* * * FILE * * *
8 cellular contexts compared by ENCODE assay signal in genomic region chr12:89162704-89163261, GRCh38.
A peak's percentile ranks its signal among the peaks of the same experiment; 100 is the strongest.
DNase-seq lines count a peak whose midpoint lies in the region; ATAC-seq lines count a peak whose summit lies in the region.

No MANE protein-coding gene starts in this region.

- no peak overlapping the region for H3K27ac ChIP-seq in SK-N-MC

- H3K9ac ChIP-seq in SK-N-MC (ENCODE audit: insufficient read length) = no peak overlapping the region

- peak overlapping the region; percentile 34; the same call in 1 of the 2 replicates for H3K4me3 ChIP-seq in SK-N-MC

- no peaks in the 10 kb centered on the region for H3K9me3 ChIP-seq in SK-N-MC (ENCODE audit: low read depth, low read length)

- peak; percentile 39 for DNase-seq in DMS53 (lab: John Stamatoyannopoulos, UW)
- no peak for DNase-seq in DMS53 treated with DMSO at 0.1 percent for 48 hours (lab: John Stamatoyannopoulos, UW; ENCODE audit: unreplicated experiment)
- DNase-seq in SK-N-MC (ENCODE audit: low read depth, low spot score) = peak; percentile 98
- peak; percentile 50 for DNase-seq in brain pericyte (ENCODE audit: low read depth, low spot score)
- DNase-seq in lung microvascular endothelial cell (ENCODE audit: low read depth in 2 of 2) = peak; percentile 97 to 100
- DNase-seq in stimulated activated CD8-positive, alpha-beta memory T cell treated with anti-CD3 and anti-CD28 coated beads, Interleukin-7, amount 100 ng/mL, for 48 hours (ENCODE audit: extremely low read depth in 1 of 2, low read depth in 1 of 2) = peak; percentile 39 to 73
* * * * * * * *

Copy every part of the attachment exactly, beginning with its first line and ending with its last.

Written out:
8 cellular contexts compared by ENCODE assay signal in genomic region chr12:89162704-89163261, GRCh38.
A peak's percentile ranks its signal among the peaks of the same experiment; 100 is the strongest.
DNase-seq lines count a peak whose midpoint lies in the region; ATAC-seq lines count a peak whose summit lies in the region.

No MANE protein-coding gene starts in this region.

- no peak overlapping the region for H3K27ac ChIP-seq in SK-N-MC

- H3K9ac ChIP-seq in SK-N-MC (ENCODE audit: insufficient read length) = no peak overlapping the region

- peak overlapping the region; percentile 34; the same call in 1 of the 2 replicates for H3K4me3 ChIP-seq in SK-N-MC

- no peaks in the 10 kb centered on the region for H3K9me3 ChIP-seq in SK-N-MC (ENCODE audit: low read depth, low read length)

- peak; percentile 39 for DNase-seq in DMS53 (lab: John Stamatoyannopoulos, UW)
- no peak for DNase-seq in DMS53 treated with DMSO at 0.1 percent for 48 hours (lab: John Stamatoyannopoulos, UW; ENCODE audit: unreplicated experiment)
- DNase-seq in SK-N-MC (ENCODE audit: low read depth, low spot score) = peak; percentile 98
- peak; percentile 50 for DNase-seq in brain pericyte (ENCODE audit: low read depth, low spot score)
- DNase-seq in lung microvascular endothelial cell (ENCODE audit: low read depth in 2 of 2) = peak; percentile 97 to 100
- DNase-seq in stimulated activated CD8-positive, alpha-beta memory T cell treated with anti-CD3 and anti-CD28 coated beads, Interleukin-7, amount 100 ng/mL, for 48 hours (ENCODE audit: extremely low read depth in 1 of 2, low read depth in 1 of 2) = peak; percentile 39 to 73